Keidel: Count The Yankees Out Of October
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By Jason Keidel
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I understand how perilous it is to pick on the Yankees, to poke holes though Darth Vader’s mask. As an admitted Yankees fan, I come off as an impatient, infantile elitist who bristles at the first scent of trouble. If the Yankees don’t win at least 95 games every year, we whine. And there’s some truth to that.
But the Yankees – yes, I’m making it official – cannot win the World Series this year. In fact, they can’t even reach the Fall Classic.
Let’s take the whining up an octave: they may not make the playoffs.
And while cyberspace is gurgling with blogs about the Bombers’ dearth of decent hitting, leaving small villages on base, in scoring position, late in games, that’s not the problem, not by a long shot.
Baseball, as the ancient axiom tells us, is about pitching. And the Yankees have little of it.
For all the gripes and sour grapes over their hitting, the Yanks are still fifth in the American League in runs scored, and just three runs behind Baltimore for third place. Besides, the Yankees have way too much fortified lumber for a prolonged slumber. But there’s no panacea for their pitching woes, because they have no talent.
CC Sabathia is the only certified stud in the rotation. And it’s frightening – if not appalling – to ponder the second best hurler so far, Hiroki Kuroda. At 3-5 with a 4.50 ERA, it’s hard to imagine the geriatric Japanese pitcher improving on mediocrity.
Phil Hughes (3-5, 5.23 ERA) has been enigmatic, at best. And for all the talk about Ivan Nova’s ascent to Ace status, he’s got a hefty, 5.44 ERA. Michael Pineda’s ERA has been MIA since he appeared through the Florida fog overweight and with a bum shoulder. Sabathia aside, every regular starter has allowed way more hits than innings pitched, even if you omit Freddy Garcia (0-2, 8.27 ERA). David Phelps is a nice story, but he’s David Phelps.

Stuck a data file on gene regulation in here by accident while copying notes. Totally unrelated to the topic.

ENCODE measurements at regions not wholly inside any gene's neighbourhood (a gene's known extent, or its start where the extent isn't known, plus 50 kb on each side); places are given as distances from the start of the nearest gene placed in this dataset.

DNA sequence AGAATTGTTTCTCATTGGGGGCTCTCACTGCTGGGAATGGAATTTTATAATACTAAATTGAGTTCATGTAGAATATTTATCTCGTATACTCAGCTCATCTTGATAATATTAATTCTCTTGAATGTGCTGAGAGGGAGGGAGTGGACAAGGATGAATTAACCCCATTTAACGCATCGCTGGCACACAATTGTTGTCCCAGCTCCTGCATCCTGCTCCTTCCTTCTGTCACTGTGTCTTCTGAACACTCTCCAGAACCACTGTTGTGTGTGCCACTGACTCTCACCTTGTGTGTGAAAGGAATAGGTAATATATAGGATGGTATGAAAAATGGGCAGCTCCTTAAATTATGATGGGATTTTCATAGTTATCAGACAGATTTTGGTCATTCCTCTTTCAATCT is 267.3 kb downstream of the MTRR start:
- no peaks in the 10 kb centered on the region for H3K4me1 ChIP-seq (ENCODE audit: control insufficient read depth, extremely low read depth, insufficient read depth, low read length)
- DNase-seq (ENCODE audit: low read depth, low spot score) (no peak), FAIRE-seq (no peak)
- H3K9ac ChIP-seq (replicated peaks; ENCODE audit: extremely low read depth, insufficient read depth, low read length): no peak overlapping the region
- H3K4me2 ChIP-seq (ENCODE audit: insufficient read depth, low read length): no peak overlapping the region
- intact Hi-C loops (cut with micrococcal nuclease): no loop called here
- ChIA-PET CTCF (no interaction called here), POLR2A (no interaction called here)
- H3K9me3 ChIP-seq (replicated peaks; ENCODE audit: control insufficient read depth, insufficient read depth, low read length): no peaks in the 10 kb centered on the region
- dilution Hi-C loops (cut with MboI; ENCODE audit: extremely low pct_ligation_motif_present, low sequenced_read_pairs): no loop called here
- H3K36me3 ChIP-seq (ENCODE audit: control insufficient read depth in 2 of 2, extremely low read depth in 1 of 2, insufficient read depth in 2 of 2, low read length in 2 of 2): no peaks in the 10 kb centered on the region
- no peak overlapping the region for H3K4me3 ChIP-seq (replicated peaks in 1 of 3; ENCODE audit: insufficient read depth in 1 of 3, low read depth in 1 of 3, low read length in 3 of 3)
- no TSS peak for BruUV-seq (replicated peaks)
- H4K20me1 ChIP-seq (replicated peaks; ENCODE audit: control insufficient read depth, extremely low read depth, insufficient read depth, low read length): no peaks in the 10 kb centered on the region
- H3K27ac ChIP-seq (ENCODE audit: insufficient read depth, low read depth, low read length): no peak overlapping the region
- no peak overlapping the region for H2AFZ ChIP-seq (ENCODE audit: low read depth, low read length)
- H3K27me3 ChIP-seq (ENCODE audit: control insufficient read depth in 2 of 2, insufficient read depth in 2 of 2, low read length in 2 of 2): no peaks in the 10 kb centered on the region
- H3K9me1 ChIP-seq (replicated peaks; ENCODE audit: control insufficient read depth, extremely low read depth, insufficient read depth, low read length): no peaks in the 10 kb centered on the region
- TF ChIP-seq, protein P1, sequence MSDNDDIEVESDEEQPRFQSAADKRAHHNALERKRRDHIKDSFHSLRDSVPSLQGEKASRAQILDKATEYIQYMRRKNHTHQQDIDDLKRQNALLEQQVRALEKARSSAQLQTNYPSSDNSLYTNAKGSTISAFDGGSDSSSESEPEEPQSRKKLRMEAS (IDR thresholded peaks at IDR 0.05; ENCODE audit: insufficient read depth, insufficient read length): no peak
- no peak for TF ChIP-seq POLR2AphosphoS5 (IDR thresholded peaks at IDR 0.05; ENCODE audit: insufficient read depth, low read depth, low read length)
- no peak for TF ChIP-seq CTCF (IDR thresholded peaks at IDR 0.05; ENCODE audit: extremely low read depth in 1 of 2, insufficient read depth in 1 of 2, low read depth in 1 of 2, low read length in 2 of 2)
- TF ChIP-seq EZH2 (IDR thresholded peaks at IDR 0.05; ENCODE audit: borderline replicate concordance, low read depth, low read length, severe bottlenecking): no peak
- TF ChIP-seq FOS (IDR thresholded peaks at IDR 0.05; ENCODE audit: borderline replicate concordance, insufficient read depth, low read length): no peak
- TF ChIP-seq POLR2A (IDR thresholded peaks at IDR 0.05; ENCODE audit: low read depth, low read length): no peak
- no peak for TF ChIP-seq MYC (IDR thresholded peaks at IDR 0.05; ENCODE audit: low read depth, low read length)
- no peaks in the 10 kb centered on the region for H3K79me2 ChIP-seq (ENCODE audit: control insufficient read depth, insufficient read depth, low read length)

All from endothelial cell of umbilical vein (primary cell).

While no one doubts the courage or caginess of Andy Pettitte (who’s pitching tonight) the iconic graybeard is still galloping to get back into game shape. And not even the greatest Yankees lefty since Whitey can fill the chasmal gaps or fix the blown gaskets in the Yankees’ rotation.
The Yankees’ bullpen was supposed to be the steel curtain that ended the show after six innings. Now, Dave Robertson is hurt, and Rafael Soriano never proved he could bask in Broadway’s glow without burning in its glare. Overall, the team’s ERA is tenth in the AL – worse than the Mariners and White Sox – and unlikely to climb unless they make a midseason trade.
Also, we must concede at some point that the Orioles aren’t a fluke, particularly considering their manager, Buck Showalter: the patron saint of turning lost causes into contenders. No one doubts the Rays are for real. And since the Yankees plunged to fourth place at the hands of the Blue Jays, who just leapfrogged them in the standings, Toronto could be serious. All the esteemed “baseball people” gushed about Toronto’s young talent before the season started, and they’re over .500 despite the fact that all-world slugger Jose Bautista was batting .195 a few days ago.
Finally, there’s the small matter of the small man who pitches like Superman every fall. The Yankees wlll not, cannot, perform high deeds under brown leaves because…
Mariano Rivera chased that innocuous fly ball in the fading light at Kauffman Stadium and, in an agonizing loop of bad luck that has defined the Yankees’ pitching in 2012, the Immortal Mo popped his ACL snagging the rawhide.
I still can’t purge the picture of Rivera wincing while he hugged his right knee on the warning track, A-Rod mouthing “Oh, my God!” repeatedly from home plate while every Yankee in uniform sprinted out to rescue the greatest closer ever to grip a ball.
Bullpen has become a sore on the soul of every team in the sport ever since the closer became essential. And no team has had more serendipity in that department than the New York Yankees. From Joe Torre to Girardi, the endgame has been the simple transaction of trotting to the mound, slapping the butt of a beleaguered setup man, and tapping the right wrist to summon Sandman.
That option is gone. As difficult as it is for Yankees fans to absorb the Brooklyn Dodgers’ old mantra, I’m afraid “Wait until next year” is something that applies to all juggernauts, and Evil Empires.
Are the Yankees done? Leave a comment below.